Basic Luminescent nanomaterials are an important class of material with potential application in sensing, imaging, photocatalysis, electronics, display application etc. Here we have demonstrated the application of different fluorescent nanomaterials for forensic investigative research with major focus on development of latent fingerprint and explosive sensing. Thus, in our first work, different amphiphilic silica nanoparticles were synthesized and meticulously characterized for their application in development of latent fingerprints. We could find that long alkyl chain (−C11H23 and −C17H35) based amphiphilic silica nanoparticles showed good performance for development of latent fingerprints. To produce a luminescent silica nanopowder with similar surface character, a Pt(II)C^N^N−C12H25 luminophore with long hydrophobic aliphatic chain (−C12H25) was introduced to the silica surface. This electron rich luminescent hybrid nanopowder can detect trinitrotoluene (TNT) through photoinduced electron transfer (PET) process. We successfully demonstrated that this Pt(II)-complex functionalized luminescent silica nanopowder could be useful for dual purpose; for the development of latent fingerprint along with simultaneous identification of explosive traces if present in the print. (Scheme 1) In second work, an organometallic ruthenium nanocluster with ∼8.6 kDa mol. Wt. was synthesized, where aromatic phenanthrene ligands were intermolecularly conjugated through Ru core. The Ru nanocluster showed excellent sensing performance for detection of nitroaromatic explosive molecules through luminescence quenching strategy. (Scheme 2)
Sagar Bhowmik is presently serving as the Nodal Officer (East & North-Eastern region) of National Forensic Sciences University, MHA, Government of India. He has completed his MS in forensic nanotechnology and postgraduate diploma in fingerprint sciences. Currently he is pursuing his PhD in forensic science from NFSU. He specialized in the area of development of nano-sensor for forensic investigations, advance fingerprint development techniques and preventive forensics. He involved in forensic trainings for several international police officers from various countries and serving different state governments for FSLs modernization. He got grants like Innovation Grant, SHODH fellowship by Govt. of Gujarat, CSIR Grant by GoI. He was awarded best scientific speaker by Tripura Chemical Society. He has published several research papers in reputed International journals and presented his work as a speaker in several International conferences in India and abroad. His research work is awarded by several organizations like DRDO, IIT- Gandhinagar, and Asian Network for Natural and Unnatural Materials.
Forensic Death Investigator, United States
The State Route 530 Mudslide of 2014 (or the Oso Mudslide) took place on March 22, 2014 when a portion of the foothills of the Cascade Mountains collapsed in the town of Oso, Washington. This had been the sixth slide in the area in the last hundred years, and not only was it the most devastating but took the lives of 43 people. This event was, and still is, the largest number of human fatalities in a mudslide in the United States.
Preparedness only goes so far when dealing with a mass disaster. This case study will provide information for preparedness and the need to be flexible in a disaster plan – what went wrong, what went right, and everything in between.
Julie Wolf has dual bachelor’s degrees in Forensic Science and Chemistry. She has held positions as a Medicolegal Death Investigator for the District of Columbia, Snohomish County (Washington State) and the State of Connecticut, as well as an Identification Investigator with the New York City Office of Chief Medical Examiner. She is also a medical investigator for the United States Department of Health and Human Services Disaster Mortuary Operations Response Team (Region III).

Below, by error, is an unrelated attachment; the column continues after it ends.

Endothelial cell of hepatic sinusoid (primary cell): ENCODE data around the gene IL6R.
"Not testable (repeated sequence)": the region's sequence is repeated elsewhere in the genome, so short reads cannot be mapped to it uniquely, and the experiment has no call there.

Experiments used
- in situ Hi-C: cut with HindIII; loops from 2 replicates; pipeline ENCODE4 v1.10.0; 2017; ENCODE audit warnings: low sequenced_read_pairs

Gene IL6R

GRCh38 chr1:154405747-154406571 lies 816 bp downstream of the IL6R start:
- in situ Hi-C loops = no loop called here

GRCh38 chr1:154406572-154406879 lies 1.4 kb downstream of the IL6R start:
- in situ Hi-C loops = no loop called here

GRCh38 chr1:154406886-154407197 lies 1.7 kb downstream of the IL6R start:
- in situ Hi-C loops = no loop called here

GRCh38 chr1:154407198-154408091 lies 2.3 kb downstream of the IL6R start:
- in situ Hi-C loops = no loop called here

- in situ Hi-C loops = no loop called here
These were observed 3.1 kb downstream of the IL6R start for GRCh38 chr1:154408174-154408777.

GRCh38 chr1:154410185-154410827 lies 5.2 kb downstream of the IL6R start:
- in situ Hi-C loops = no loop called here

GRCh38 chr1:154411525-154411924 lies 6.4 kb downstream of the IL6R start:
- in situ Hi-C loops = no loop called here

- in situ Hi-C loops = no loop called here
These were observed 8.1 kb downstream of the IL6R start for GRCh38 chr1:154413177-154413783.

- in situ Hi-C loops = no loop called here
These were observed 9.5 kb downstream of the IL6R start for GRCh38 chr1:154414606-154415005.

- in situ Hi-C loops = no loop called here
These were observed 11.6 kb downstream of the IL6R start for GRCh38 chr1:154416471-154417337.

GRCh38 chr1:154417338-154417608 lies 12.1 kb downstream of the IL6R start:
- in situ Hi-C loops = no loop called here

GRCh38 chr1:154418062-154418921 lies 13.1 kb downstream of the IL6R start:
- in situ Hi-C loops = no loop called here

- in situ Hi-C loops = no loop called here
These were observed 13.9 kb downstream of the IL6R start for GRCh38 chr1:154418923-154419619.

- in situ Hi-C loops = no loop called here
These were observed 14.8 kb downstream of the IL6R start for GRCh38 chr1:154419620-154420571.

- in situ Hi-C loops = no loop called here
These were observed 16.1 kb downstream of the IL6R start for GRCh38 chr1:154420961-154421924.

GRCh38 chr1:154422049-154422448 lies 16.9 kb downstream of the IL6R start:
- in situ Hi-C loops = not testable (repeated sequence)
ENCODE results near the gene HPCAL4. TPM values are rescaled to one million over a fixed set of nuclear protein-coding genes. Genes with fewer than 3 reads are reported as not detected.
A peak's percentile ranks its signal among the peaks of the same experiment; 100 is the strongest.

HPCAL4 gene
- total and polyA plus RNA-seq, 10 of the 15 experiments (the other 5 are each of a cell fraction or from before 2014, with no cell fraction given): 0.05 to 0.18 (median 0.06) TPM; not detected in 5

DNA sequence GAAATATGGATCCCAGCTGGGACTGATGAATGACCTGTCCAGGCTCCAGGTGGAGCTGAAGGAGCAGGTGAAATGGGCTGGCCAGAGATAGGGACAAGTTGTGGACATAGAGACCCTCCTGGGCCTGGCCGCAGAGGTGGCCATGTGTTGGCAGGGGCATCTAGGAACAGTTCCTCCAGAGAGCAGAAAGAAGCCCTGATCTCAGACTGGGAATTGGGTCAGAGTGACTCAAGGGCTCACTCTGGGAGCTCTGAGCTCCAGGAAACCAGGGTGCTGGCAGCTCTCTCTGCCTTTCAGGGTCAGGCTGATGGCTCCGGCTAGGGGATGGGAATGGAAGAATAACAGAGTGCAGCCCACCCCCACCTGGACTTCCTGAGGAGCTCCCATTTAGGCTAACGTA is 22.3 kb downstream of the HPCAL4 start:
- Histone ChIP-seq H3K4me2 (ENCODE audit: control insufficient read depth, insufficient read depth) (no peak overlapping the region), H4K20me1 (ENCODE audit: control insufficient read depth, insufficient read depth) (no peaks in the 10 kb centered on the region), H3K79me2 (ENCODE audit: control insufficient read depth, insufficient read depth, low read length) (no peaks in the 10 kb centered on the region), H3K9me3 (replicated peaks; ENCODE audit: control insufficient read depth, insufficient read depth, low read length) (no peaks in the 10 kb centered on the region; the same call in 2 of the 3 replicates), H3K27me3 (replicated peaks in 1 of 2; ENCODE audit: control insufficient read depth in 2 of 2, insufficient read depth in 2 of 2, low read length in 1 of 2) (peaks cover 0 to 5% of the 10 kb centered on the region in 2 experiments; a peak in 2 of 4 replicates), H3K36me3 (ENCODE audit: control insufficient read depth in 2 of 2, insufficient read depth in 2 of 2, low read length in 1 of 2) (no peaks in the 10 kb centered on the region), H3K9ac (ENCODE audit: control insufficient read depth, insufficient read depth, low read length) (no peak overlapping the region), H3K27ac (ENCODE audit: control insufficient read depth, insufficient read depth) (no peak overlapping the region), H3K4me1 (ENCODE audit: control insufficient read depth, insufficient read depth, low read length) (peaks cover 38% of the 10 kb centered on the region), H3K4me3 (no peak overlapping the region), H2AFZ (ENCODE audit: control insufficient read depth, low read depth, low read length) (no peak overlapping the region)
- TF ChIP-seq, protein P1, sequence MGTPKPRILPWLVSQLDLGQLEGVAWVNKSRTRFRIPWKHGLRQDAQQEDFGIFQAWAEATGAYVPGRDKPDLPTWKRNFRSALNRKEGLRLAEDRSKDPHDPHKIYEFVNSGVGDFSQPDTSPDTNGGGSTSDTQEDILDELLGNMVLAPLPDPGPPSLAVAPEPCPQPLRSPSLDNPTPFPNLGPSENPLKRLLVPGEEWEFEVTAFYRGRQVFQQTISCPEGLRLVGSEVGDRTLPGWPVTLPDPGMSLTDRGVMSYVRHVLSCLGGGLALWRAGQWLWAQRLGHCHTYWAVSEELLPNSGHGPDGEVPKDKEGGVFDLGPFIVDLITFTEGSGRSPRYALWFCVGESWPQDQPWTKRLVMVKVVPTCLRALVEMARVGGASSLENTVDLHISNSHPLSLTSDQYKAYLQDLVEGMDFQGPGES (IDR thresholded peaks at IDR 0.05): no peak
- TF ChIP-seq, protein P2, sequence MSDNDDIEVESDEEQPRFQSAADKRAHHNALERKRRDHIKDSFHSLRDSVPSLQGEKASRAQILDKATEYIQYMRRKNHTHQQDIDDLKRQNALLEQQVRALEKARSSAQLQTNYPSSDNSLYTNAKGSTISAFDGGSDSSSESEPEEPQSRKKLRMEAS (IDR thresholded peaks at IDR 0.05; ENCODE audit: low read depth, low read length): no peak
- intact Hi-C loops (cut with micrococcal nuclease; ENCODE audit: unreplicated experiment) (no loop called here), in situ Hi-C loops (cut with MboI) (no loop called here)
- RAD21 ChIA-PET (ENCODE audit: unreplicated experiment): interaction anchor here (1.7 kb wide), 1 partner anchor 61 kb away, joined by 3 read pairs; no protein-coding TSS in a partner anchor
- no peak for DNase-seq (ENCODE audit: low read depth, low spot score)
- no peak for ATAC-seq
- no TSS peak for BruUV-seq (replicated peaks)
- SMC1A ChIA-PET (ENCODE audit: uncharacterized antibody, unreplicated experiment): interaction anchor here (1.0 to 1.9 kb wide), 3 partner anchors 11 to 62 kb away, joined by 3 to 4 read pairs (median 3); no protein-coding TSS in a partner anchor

National Forensic Sciences University, India
Identification is one of the core areas a forensic odontologist has to deal with. INTERPOL identifies dermatoglyphics, dental parameters and DNA as primary identifiers. Teeth remains are found intact even when the body is decomposed or incinerated to some extent. Thus teeth is one of the most important scientific evidence. Disaster is a very unpleasant, sudden experience which involves multiple bodies, chaotic surroundings. Most of the bodies are either left decapitated, decomposed which makes visual identification difficult. It becomes very important for a forensic odontologist to render their best services to help identify the bodies. A dental identification is possible only with the proper comparision of ante mortem and post mortem data. The countries with dental databases usually serves the best for dental identifications. Teeth can endure a lot of taphonomic changes and maintain its integrity, inspite of being exposed to high temperatures or effects of chemicals. In this particular session, we will discuss about the classification of disasters, deeper insights into the role of a forensic odontologist in identification and an essence of humanitarian forensics
Dr. Pooja Chakraborty is a Forensic Odontologist by profession. She completed her bachelors of dental surgery in 2018 with outstanding marks and went on to pursue her masters in Forensic Odontology thereafter. To her credit she has numerous International and national Paper and Poster Presentations and also bagged few awards for the same. She has contributed articles in both national and international journals and has even co-authored a chapter on ‘Recent advances in Forensic Odontology’. She is trained in performing dental autopsies and DNA Forensics. She has keen interest for forensic archaeology and forensic facial reconstructions. She is actively involved in the field of forensics and has addressed various talks for the graduates, post graduates as well as security professionals. She has been invited as speaker on various paltforms. She is involved with Internatioanl agencies dealing with DVI Operations.